Legislative Scorecard: Three States Still Budget-Less
With all but the nation's full-time legislatures adjourned for the year and most of the others on summer break, three states --New York, Massachusetts and Wisconsin -- have yet to pass budgets for the new fiscal year.
In Massachusetts and Wisconsin the fiscal year began July 1 and lawmakers in both states are nowhere near agreement.
But New York's legislators are even farther behind. Their fiscal year began April 1, making the budget 121 days late. Last Thursday, the Republican-led Senate and the Democratic-controlled Assembly finally reached a tentative deal with Republican Governor George Pataki. Lawmakers took a break this week, but will return to Albany Tuesday to finalize their spending plans.
As it stands now, New York's budget for 2000 will exceed last year's $72.6 billion by more than $1 billion. Despite a surplus of $2 billion, the deal calls for the state to borrow $535 million for long-term improvements, such as building new schools and improving roads. Lawmakers also plan to cut taxes by about $250 million.
Many conservatives are unhappy. New York already owes creditors $36 billion.
"We're relying too much on debt. I'd like to see debt reform as a part of this budget," Assembly Minority Leader John Faso told the Albany Times Union . But the budget deal was so long in coming, the Senate Republican leader called the settlement a "happy occasion."
New York has not passed a budget on time in 15 years.
A budget surplus has made life no easier for lawmakers in Massachusetts either. In fact, it appears to be making things worse. Despite a surplus of $100 million and a legislature entirely controlled by Democrats, Massachusetts' budget is far from final approval. State lawmakers have not taken this long to reach a budget agreement since 1975, but then they were pouring over ledgers swimming in red ink.
Republican Governor Paul Cellucci signed a one-month stopgap spending plan on June 28. As things stand now, he will have to sign at least one or two more. Negotiators in both the House and Senate told the Boston Globe they might not have a deal by September.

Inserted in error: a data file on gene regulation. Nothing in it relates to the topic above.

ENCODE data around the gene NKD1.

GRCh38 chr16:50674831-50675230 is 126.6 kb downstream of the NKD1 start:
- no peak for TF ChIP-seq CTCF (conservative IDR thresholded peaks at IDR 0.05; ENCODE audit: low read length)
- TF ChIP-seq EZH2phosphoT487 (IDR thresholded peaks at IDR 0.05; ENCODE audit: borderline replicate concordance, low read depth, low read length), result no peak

"We're grinding away at every line item and every dollar," Senator Mark Montigny said.
It's internecine warfare between old-school Democrats in the Senate, led by Thomas Birmingham, and centrists in the House, led by Speaker Thomas Finneran.
Although their totals are not far apart, the state House and Senate are deeply divided over details. The House passed a $20.76 million budget. The Senate approved $20.83 billion in spending. The governor had asked for $20.4 billion.
The Senate wants to spend $90 million more than the House on education. It wants no across-the-board tax cuts, but would use the surplus to allow targeted tax credits for the elderly and other groups. The House wants to cut the income tax rate from 5.95 percent to 5.75 percent.
Reprising a quip of his predecessor, Republican William Weld, Cellucci has accused lawmakers of "playing with their food." Other political observers point to the rivalry between Birmingham and Finneran, both of whom are likely gubernatorial contenders.
Wisconsin lawmakers have deserted the state capital, Madison, for the summer seemingly unconcerned about the budget stalemate between Democrats who control the Senate and the Republican majority in the Assembly. Wisconsin government agencies go on, operating under the rules of the 1997-1999 biennium.
"Because the government doesn't shut down, it kind if takes the urgency away," Chris Micklos, aide to Senate Majority Leader Chick Chvala, told the Milwaukee Journal Sentinel.
Wisconsin lawmakers may not feel the pinch until as late as October, when schools start to lock in their budgets.
Wisconsin's surplus is estimated at $568 million. The state writes its $41 billion budget every two years.
Talks broke down July 15, when Republican negotiators walked out. They are insisting that the two sides reach agreement on a tax-cut package before hammering out the rest of the budget.
Democrats say tax-cut talks come last, as has been the tradition in Wisconsin for 20 years. They want Republicans to look at increasing education spending first.
"If you think all people in Wisconsin want are tax cuts, then we'll be Mississippi in a few years," Senate Leader Chvala told Assembly Speaker Scott Jensen.
Mississippi passed its budget in April. As of now, there are no plans for Wisconsin lawmakers to return to the table.
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